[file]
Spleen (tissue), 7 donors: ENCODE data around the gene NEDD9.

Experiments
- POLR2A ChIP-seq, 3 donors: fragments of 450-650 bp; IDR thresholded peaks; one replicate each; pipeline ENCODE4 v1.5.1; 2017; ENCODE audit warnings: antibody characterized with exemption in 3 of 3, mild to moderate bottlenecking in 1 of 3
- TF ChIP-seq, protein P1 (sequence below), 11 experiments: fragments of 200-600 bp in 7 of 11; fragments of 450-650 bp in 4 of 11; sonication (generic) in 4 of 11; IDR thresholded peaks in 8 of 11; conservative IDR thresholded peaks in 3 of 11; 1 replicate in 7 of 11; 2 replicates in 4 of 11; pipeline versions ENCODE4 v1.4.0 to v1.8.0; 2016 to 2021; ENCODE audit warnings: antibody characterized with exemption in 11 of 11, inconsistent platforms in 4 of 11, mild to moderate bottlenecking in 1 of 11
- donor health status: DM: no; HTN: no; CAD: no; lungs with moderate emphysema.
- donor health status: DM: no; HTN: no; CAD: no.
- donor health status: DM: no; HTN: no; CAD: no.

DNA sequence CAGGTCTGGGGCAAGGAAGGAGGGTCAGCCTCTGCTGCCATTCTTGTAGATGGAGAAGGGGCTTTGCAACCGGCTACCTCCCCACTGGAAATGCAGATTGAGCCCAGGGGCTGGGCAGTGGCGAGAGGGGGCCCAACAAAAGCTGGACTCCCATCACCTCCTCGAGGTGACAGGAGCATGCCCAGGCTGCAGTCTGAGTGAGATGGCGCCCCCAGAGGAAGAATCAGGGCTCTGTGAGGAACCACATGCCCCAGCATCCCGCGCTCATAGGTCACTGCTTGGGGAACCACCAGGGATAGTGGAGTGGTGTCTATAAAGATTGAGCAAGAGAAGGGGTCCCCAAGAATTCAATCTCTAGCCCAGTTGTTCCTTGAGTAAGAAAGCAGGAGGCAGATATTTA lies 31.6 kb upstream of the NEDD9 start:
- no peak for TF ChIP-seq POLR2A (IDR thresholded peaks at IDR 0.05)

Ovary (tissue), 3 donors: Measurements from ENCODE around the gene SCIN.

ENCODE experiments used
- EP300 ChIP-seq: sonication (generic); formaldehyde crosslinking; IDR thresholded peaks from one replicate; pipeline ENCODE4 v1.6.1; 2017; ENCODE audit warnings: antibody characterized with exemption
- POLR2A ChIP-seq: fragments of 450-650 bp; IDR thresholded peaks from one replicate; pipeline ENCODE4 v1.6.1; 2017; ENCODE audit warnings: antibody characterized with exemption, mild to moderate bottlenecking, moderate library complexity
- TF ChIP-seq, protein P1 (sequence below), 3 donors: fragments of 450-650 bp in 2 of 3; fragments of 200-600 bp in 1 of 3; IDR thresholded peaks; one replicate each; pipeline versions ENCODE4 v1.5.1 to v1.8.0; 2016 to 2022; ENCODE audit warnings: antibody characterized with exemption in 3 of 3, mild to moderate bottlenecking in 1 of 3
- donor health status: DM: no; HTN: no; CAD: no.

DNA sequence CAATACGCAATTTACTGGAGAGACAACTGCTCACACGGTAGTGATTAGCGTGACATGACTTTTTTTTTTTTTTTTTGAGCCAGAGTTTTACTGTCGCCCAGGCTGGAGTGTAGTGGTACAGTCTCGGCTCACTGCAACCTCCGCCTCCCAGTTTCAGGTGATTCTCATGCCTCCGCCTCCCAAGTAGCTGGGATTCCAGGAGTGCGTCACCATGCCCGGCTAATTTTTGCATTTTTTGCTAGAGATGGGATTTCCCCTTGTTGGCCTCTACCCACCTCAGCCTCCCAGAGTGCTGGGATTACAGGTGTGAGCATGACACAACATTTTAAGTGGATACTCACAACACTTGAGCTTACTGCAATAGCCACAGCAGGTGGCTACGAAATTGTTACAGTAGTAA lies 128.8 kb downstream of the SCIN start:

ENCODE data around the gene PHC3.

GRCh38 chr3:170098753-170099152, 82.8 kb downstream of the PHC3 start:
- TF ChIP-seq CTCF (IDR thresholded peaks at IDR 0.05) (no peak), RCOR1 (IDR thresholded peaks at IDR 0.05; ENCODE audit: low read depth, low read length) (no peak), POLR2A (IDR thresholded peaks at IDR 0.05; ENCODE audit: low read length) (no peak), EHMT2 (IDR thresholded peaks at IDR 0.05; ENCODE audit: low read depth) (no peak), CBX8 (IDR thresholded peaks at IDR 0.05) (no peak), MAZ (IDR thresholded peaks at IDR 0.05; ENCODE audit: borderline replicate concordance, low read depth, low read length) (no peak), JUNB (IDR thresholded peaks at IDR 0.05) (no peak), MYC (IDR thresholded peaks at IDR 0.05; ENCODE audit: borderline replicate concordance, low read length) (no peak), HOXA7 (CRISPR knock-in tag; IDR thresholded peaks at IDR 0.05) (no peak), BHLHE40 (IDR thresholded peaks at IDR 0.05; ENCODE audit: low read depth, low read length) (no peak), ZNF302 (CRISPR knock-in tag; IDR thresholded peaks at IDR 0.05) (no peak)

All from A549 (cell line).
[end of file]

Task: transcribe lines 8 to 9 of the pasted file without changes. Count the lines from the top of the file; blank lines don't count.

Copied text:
DNA sequence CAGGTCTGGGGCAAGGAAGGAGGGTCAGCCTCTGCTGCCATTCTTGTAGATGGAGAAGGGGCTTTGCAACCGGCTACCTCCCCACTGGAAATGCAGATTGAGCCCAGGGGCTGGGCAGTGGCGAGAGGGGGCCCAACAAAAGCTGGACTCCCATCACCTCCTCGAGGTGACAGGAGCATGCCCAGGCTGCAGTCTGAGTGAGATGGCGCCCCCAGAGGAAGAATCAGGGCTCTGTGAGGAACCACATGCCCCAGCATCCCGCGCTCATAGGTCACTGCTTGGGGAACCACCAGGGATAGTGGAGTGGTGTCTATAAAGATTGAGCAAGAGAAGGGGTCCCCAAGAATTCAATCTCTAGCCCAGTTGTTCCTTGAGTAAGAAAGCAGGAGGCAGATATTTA lies 31.6 kb upstream of the NEDD9 start:
- no peak for TF ChIP-seq POLR2A (IDR thresholded peaks at IDR 0.05)